In his new role as chairman of the British Fashion Council, Harold Tillman aims to unite the UK fashion industry.
As London Fashion Week kicks off this weekend, newly crowned British Fashion Council chairman Harold Tillman will be prowling the catwalk tents and doing some power-networking. His ambition is to unite the high street with the high-end and bring suppliers and fashion students together.
The Jaeger owner takes the mantle from Marks & Spencer chief executive Sir Stuart Rose, who will stand down after next week’s event. Rose was instrumental in restoring LFW to its former glory, helping to secure a new £4.2 million, three-year funding package from the London Development Agency in December last year. The funding will provide support for emerging designers and will be used to boost LFW’s profile. Of the £4.2m, about £1.2m will go to LFW – double the amount it used to receive from the LDA.
That is Rose’s legacy, and he will be a tough act to follow. But Tillman, who was himself a design student at the London College of Fashion in the 1960s, has plans up his sleeves to take the international event and the UK industry to the next level.
Tillman says he will combine his passion for design with his retail expertise and is committed to nurturing young talent to build the commercial aspect of the BFC. His goal is to become an international ambassador for the UK fashion industry.
“I’m really excited about the role,” says Tillman. “We’re quite unique in the UK when it comes to creative talent and I want to ensure this is at the front of everyone’s mind on an international level. My strengths are my understanding of and passion for design, and my involvement with fashion colleges. I want to ensure a commercial focus too.”
He admits the current discord in the fashion industry is a concern. “We need to bring retail, design, manufacturing and production – all aspects of the industry – together to create harmony,” he explains.
Tillman has the support of other bodies to achieve his dream of unifying the sector. BMB Group chairman and chief executive Peter Lucas, who will become chairman of the British Clothing Industry Association (BCIA) later this year, says: “In the past, the relationship between the BFC and BCIA has been challenging. But Harold and I have known each other for more than 20 years and we share the same objective, which is to make the fashion industry speak with one voice.”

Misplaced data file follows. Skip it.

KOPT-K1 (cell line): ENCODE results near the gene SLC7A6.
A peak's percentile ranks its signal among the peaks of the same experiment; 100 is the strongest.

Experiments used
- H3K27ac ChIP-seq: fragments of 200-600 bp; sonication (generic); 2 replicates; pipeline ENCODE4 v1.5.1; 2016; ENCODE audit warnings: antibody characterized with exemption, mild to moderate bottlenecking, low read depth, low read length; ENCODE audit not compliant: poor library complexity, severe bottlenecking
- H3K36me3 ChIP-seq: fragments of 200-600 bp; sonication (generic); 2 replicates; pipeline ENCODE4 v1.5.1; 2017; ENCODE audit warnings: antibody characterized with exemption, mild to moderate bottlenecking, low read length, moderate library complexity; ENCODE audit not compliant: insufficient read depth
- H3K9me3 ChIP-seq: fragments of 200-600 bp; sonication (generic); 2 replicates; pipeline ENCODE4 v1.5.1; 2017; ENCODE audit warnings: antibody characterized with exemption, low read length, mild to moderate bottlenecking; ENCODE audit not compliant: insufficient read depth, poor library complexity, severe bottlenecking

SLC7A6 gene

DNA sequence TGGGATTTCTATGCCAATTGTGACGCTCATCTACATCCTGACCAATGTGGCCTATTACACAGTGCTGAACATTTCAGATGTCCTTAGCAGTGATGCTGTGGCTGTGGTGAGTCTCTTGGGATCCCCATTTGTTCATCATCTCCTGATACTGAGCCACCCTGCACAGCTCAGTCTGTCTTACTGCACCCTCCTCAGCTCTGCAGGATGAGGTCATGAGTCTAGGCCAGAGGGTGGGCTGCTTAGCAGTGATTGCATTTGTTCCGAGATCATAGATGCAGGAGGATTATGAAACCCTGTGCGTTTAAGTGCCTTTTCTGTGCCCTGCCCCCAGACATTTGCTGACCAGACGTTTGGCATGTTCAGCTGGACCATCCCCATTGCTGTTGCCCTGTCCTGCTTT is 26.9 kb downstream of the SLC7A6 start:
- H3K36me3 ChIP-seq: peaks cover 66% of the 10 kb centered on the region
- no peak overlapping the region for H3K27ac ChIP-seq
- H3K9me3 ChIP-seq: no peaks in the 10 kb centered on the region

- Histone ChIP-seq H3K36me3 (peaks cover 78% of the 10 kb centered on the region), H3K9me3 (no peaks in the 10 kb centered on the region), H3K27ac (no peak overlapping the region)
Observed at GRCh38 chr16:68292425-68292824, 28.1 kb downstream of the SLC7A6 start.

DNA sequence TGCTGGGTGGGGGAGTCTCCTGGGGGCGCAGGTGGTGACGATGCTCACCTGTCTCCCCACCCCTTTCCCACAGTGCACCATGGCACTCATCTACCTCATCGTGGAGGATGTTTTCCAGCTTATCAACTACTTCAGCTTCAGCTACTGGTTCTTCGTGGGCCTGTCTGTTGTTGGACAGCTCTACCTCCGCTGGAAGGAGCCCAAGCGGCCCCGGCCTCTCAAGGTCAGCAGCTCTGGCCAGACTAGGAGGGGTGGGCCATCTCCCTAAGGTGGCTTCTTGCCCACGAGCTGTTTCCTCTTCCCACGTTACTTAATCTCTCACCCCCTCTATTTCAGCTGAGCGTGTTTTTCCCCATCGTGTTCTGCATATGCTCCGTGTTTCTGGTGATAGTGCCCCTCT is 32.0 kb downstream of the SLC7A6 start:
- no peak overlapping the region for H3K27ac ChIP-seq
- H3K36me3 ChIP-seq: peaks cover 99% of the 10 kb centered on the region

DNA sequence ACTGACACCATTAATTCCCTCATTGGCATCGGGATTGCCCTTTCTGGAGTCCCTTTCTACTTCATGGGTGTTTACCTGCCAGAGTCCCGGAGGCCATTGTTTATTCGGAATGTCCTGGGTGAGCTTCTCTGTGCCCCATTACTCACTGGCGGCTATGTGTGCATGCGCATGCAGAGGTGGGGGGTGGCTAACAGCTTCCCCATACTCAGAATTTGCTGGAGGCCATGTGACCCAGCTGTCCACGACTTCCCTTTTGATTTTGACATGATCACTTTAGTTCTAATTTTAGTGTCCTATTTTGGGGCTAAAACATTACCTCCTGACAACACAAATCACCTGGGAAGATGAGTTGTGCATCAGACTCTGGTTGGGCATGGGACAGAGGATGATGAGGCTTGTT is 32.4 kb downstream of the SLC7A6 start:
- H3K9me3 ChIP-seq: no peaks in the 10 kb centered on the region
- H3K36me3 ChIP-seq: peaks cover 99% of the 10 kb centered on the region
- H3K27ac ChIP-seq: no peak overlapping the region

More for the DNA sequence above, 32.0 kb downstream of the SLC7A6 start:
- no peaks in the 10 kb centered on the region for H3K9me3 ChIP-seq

Lucas explains that Tillman’s design background means he is in tune with LFW’s fledgling businesses and the problems they face.
“The main reason why Harold is right for the job is because he has a genuine passion for it. Fashion is close to his heart, and you couldn’t say the same thing for most of the previous candidates,” says Lucas, who is a director of the BFC.
He goes on to point out that Tillman stands out from previous BFC chairmen. “He’s a bit of a surprise appointment because the BFC tended to gravitate towards the big high street retailers. But Harold is a safe pair of hands and understands the dynamics of the retail scene, as well as fashion design.”
Fortunately, Tillman already has experience in developing and nurturing emerging designers, which is of massive importance to the BFC. He sits on the board of the Fashion Enterprise Forum, which raises cash for young industry entrepreneurs, alongside new Whistles chief executive and former Topshop brand director Jane Shepherdson. He has also pledged £1 million to sponsor 10 MA students each year at the London College of Fashion. Last week he was appointed chairman of the alumni board for the University of the Arts London, which comprises six London universities including Central Saint Martins and the London College of Fashion.